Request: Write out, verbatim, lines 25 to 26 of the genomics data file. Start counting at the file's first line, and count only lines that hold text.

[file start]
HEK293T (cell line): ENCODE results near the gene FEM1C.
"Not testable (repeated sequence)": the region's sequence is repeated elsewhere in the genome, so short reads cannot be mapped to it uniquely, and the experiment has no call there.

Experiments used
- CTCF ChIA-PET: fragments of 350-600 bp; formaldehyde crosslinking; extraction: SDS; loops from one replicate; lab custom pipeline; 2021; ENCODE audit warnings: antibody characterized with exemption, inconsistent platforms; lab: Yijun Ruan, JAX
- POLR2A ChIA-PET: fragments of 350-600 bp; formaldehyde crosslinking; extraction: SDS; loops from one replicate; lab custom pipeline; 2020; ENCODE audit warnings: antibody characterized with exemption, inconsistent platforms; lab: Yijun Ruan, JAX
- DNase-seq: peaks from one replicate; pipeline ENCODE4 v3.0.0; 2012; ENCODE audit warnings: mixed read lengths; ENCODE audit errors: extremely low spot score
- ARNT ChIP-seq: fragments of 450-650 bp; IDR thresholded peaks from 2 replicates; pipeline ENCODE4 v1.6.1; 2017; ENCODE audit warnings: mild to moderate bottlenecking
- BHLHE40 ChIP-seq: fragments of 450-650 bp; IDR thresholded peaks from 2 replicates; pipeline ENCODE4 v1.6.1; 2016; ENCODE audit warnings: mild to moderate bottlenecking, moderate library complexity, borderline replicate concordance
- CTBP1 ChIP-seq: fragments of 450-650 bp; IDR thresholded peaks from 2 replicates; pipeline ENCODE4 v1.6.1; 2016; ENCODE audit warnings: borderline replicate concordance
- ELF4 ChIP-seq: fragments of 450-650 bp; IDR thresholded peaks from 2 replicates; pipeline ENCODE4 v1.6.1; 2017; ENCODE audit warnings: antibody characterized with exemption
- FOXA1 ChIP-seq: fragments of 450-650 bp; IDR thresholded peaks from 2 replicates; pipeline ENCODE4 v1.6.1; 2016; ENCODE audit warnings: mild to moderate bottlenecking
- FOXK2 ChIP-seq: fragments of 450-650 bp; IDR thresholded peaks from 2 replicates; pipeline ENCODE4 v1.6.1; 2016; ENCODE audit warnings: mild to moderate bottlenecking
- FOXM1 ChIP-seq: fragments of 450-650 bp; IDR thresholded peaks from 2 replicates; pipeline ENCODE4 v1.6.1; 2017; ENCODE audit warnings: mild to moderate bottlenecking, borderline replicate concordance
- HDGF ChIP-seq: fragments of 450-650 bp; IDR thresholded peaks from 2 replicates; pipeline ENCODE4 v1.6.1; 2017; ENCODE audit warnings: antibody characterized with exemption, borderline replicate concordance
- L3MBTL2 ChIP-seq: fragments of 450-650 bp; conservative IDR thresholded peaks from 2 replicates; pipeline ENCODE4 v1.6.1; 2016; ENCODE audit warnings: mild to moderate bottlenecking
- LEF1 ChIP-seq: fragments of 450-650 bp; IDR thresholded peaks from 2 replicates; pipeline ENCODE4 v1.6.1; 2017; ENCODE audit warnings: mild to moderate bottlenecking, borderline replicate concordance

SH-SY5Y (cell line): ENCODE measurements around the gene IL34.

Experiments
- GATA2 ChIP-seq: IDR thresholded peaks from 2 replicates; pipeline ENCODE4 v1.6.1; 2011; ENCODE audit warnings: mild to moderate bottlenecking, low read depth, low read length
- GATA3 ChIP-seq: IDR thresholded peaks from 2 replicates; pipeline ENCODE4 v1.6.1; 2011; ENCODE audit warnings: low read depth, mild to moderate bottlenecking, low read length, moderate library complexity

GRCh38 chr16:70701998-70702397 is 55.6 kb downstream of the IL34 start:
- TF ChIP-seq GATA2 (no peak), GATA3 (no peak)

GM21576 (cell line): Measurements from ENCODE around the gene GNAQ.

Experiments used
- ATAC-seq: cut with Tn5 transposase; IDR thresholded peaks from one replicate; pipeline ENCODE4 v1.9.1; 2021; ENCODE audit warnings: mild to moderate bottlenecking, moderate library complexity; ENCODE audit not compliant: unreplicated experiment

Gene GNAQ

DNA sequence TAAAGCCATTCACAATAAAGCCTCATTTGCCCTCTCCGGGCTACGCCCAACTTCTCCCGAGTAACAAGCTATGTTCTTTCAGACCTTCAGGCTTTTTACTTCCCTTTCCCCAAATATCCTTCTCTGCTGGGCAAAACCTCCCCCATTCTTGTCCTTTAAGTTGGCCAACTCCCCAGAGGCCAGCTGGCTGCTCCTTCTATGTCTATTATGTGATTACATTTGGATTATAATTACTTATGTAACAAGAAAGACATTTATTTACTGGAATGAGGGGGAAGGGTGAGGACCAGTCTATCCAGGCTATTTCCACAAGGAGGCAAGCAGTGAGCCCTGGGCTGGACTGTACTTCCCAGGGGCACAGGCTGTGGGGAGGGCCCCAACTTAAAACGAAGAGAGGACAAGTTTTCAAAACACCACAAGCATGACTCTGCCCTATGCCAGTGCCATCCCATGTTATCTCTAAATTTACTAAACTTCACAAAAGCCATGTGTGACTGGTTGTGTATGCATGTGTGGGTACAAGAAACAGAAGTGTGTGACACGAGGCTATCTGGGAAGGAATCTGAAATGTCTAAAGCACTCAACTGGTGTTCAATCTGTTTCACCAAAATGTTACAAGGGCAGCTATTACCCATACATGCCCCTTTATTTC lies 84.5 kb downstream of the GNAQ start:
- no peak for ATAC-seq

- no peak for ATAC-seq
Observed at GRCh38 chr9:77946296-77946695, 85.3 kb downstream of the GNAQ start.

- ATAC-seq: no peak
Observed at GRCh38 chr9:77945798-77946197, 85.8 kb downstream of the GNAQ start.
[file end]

- ATAC-seq: cut with Tn5 transposase; IDR thresholded peaks from one replicate; pipeline ENCODE4 v1.9.1; 2021; ENCODE audit warnings: mild to moderate bottlenecking, moderate library complexity; ENCODE audit not compliant: unreplicated experiment

Gene GNAQ